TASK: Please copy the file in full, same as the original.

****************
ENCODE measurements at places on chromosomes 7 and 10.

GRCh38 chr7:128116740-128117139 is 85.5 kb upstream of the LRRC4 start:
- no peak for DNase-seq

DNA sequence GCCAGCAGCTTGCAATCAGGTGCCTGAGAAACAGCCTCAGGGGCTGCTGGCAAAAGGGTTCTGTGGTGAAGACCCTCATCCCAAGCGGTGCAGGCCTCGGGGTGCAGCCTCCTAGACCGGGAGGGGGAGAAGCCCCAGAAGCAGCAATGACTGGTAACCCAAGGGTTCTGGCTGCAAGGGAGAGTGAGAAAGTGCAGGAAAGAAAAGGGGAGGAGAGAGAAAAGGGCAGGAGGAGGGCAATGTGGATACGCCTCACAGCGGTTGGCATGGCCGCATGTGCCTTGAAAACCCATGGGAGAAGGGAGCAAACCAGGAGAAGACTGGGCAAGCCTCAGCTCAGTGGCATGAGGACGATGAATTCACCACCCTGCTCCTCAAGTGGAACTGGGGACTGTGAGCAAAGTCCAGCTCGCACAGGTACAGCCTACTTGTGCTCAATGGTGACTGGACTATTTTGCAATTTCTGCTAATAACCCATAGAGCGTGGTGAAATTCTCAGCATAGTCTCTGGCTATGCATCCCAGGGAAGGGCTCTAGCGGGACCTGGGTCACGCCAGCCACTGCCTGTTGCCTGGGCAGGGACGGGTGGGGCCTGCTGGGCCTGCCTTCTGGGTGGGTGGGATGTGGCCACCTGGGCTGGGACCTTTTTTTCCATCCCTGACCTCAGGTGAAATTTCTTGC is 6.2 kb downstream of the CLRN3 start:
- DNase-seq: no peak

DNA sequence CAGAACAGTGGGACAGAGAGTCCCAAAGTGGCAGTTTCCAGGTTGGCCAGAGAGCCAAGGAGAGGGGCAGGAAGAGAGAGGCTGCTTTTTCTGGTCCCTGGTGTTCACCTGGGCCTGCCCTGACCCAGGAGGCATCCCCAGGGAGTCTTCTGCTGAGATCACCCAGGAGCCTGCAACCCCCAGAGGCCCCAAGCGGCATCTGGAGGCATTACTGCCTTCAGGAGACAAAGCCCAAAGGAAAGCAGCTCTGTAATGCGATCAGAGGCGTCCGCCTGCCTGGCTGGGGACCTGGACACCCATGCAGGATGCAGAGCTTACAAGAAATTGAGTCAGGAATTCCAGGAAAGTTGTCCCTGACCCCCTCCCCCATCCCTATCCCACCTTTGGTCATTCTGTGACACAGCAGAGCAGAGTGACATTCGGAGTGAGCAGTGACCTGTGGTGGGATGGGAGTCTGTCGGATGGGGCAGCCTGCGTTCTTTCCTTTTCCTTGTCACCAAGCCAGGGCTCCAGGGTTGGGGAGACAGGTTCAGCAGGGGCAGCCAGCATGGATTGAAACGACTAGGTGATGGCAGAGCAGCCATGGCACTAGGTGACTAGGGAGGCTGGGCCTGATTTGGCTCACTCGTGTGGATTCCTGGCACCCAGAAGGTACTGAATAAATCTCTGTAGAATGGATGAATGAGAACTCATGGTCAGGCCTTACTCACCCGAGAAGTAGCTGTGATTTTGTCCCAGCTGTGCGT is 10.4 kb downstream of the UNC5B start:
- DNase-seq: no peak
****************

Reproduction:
ENCODE measurements at places on chromosomes 7 and 10.

GRCh38 chr7:128116740-128117139 is 85.5 kb upstream of the LRRC4 start:
- no peak for DNase-seq

DNA sequence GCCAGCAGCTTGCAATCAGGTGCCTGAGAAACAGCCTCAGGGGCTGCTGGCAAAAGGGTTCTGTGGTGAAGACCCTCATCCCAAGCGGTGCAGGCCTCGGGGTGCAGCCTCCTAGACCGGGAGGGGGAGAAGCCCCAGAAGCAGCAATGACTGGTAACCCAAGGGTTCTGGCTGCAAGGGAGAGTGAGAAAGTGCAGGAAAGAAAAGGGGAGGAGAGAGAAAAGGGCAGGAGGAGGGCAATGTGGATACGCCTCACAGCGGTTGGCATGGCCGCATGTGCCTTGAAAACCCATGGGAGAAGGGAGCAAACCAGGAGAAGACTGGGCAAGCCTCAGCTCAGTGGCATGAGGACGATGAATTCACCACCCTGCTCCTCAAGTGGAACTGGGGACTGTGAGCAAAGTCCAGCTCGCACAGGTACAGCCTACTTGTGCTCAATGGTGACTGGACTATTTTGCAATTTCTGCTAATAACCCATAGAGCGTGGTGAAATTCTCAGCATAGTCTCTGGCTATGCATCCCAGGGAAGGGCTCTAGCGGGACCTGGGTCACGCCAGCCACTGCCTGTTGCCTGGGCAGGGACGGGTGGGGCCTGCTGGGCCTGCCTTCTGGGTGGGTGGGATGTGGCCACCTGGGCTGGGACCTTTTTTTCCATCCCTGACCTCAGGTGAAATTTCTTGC is 6.2 kb downstream of the CLRN3 start:
- DNase-seq: no peak

DNA sequence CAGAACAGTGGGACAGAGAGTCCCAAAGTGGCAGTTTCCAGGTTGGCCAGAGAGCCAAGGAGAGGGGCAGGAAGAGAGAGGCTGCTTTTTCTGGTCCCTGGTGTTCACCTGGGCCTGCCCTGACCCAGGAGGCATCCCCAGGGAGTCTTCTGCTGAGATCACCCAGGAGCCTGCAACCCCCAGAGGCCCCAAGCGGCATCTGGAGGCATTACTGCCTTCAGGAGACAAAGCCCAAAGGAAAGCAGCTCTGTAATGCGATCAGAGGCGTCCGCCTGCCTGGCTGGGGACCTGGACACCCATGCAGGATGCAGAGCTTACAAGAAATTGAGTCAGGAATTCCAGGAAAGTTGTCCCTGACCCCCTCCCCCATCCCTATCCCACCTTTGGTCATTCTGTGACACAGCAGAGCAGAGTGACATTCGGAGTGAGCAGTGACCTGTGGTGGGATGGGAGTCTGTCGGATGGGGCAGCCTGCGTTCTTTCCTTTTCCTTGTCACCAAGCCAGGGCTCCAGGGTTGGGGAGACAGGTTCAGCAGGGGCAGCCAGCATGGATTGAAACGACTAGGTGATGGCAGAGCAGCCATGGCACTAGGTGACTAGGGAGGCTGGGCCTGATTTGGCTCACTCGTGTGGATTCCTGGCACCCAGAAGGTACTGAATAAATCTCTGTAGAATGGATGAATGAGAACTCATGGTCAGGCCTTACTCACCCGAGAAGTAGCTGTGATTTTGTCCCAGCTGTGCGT is 10.4 kb downstream of the UNC5B start:
- DNase-seq: no peak